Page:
The next chapter in the growing relationship between Selkirk College and Rwanda’s Nyundo School for Music has been written.
Earlier this month, Selkirk College Contemporary Music & Technology Program instructor Gilles Parenteau traveled to the African nation to spend seven days in the classroom with Nyundo students. It’s the second time in a year that the veteran faculty member has made the trip to strengthen the bond between to the two institutions.
The Selkirk College Contemporary Music & Technology Program and Rwanda’s Nyundo School of Music continue to build an important relationship that is shrinking the world. Earlier this month, Selkirk College keyboard instructor Gilles Parenteau spent a week teaching in the African nation.
“The first visit was overwhelming, I had never been to a country like that before,” Parenteau says of his April, 2016 trip. “This time I didn’t go as an observer, I went as a participant. I was teaching every day and was able to bring in where our curriculum best fits with their curriculum while still respecting their direction.”
Mighty Popo Builds Important Bridge
The relationship began to grow in September, 2015 when Nyundo’s coordinator Mighty Popo visited Selkirk College’s Tenth Street Campus in Nelson with ten of his students while on a tour of British Columbia.
Mighty Popo is a Rwandan/Burundian refugee who survived the horrors of the 1994 Rwandan genocide. His family fled and he eventually established himself as one of Canada’s top world music artists, winning a 2005 Juno Award for his role in a project called “The African Guitar Summit.” Mighty Popo was instrumental in starting the Nyundo School of Music in 2014 which was established by the government to encourage confidence, musical expression and professional development.
The first cohort of Nyundo School of Music students graduated earlier this month in a community celebration. Students performed for the large crowd of supporters who helped mark the special occasion.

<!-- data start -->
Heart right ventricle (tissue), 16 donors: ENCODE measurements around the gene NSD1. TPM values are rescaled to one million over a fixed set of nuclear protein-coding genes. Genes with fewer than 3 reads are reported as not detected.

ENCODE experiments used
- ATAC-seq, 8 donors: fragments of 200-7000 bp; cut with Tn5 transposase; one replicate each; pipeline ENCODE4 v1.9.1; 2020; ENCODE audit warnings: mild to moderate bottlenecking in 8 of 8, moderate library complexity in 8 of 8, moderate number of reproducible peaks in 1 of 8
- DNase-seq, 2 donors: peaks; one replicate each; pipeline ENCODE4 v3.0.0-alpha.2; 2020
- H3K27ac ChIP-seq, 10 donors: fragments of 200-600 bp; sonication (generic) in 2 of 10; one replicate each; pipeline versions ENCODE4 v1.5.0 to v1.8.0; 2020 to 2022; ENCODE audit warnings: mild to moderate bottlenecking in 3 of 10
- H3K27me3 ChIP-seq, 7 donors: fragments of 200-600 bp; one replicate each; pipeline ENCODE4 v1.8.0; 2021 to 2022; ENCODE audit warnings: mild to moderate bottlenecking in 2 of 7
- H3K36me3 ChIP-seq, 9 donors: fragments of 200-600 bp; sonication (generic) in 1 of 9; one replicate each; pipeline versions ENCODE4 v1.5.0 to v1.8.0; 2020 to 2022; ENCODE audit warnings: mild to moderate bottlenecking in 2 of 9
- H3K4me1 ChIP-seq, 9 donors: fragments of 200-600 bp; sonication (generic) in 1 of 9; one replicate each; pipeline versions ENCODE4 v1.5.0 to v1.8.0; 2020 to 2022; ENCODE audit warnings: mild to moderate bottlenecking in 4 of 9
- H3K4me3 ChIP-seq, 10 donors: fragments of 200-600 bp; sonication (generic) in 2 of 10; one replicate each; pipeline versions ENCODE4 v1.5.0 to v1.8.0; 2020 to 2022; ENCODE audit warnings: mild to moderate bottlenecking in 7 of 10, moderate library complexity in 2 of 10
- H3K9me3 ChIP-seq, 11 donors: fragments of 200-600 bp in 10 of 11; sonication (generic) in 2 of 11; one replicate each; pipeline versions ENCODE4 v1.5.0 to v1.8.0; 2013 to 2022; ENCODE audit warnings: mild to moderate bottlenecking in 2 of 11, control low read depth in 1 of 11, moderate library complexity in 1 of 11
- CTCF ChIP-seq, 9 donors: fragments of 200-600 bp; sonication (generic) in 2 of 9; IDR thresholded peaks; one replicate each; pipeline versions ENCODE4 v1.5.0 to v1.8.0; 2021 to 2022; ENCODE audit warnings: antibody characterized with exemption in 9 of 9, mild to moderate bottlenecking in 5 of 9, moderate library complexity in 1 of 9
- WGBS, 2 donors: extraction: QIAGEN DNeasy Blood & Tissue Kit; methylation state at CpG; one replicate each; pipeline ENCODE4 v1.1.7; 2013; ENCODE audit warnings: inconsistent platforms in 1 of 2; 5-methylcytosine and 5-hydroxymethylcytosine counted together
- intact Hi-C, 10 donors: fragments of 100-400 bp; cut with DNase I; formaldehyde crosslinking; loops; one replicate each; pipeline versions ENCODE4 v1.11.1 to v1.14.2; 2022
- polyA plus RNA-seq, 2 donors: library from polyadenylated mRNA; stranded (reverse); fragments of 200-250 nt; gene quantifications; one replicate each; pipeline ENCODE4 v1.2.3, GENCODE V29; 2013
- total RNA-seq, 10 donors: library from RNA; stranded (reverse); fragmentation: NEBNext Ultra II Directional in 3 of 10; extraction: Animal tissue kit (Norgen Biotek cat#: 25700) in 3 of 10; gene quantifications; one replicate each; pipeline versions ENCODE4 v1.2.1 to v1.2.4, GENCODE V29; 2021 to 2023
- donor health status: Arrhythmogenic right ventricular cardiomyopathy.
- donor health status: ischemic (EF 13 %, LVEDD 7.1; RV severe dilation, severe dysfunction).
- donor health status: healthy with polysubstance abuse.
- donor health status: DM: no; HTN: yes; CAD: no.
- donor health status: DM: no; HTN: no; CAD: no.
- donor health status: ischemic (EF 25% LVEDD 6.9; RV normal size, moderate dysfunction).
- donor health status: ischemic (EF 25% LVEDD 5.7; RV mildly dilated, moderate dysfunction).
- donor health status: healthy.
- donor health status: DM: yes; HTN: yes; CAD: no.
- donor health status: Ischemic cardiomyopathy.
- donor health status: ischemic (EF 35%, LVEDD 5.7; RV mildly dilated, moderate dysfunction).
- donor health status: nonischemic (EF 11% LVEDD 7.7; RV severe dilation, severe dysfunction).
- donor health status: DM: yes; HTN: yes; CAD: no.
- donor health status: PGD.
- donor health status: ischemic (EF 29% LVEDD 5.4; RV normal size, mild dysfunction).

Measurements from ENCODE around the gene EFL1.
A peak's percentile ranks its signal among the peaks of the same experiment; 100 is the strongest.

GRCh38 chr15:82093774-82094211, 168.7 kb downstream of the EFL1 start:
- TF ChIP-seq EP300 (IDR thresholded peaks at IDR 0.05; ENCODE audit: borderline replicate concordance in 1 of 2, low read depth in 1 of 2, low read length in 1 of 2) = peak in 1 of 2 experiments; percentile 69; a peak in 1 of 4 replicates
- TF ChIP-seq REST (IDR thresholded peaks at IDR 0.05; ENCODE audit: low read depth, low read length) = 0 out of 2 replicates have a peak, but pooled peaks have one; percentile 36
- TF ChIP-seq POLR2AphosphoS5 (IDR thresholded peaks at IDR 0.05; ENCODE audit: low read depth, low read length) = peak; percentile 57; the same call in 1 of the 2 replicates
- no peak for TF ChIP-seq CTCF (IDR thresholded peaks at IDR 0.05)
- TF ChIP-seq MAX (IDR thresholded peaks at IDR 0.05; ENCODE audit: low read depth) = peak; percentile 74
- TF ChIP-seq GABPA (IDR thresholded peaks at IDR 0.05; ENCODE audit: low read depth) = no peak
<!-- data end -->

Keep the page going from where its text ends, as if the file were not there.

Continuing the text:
Last spring, Parenteau and three Selkirk College students made the trip to Rwanda to take a closer look and strengthen the relationship. While the group was in Rwanda they were immersed into the culture and accepted with open arms.
“When you get to know each other, it changes the way we perceive music,” Parenteau says of the relationship that was written up in Maclean’s magazine’s “2017 Colleges Guide: Education for the Real World” edition. “It’s not so much learning new scales and theory, but they come from a different angle and it rubs off on us. It’s the same for them. When that takes place, only good things can happen.”
In the Nyundo classroom, Parenteau focused on several different skills, including reading music as part of performance. Mighty Popo and other instructors at the school observed Parenteau’s teaching style as part of the sharing of information.
Parenteau also took part in three public performances, one for the school and two night club gigs where he played with both students and Mighty Popo.
“It was just a blast,” says the keyboard instructor. “They sure know to groove and they appreciated what I had to bring.”
Growing Relationship with Bright Future
With Selkirk College currently the only outside post-secondary looking to further build the relationship, the partnership is set to grow in future years. There is currently talk about a group of Nyundo students making a return to Canada to spend more time at Selkirk College than 2015’s two-day visit.
In mid-March, the Nyundo School of Music held its first graduation ceremony with 30 students of the three-year program taking part in a community celebration that included musical performances. With support and encouragement from the Rwandan government, the school is generating a lot of interest with more than 800 people applying for 30 seats each year. The growing success is creating talk of more music schools in the country.
Selkirk College and Nyundo School of Music students collaborated on a video project that showcases the bond being created.
“One music program for a whole country… that’s not much,” says Parenteau, who has taught at Selkirk College for 27 years. “Popo has big ideas where this can go and I am hoping that we can be involved in some way to helping him succeed.”
An example of one of the projects the schools have worked on over the last few months is a video featuring both Nyundo and Selkirk College students singing their national anthems. It can be found on YouTube by searching “Rwanda Canada Anthems.”
To continue to grow the relationship through exchanges, the Selkirk College Music Students International Program Award has been set up. If you would like to contribute to the effort please call Selkirk College Donor Relations Coordinator Joleen Kinakin at 250.365.1360 or via email at firstname.lastname@example.org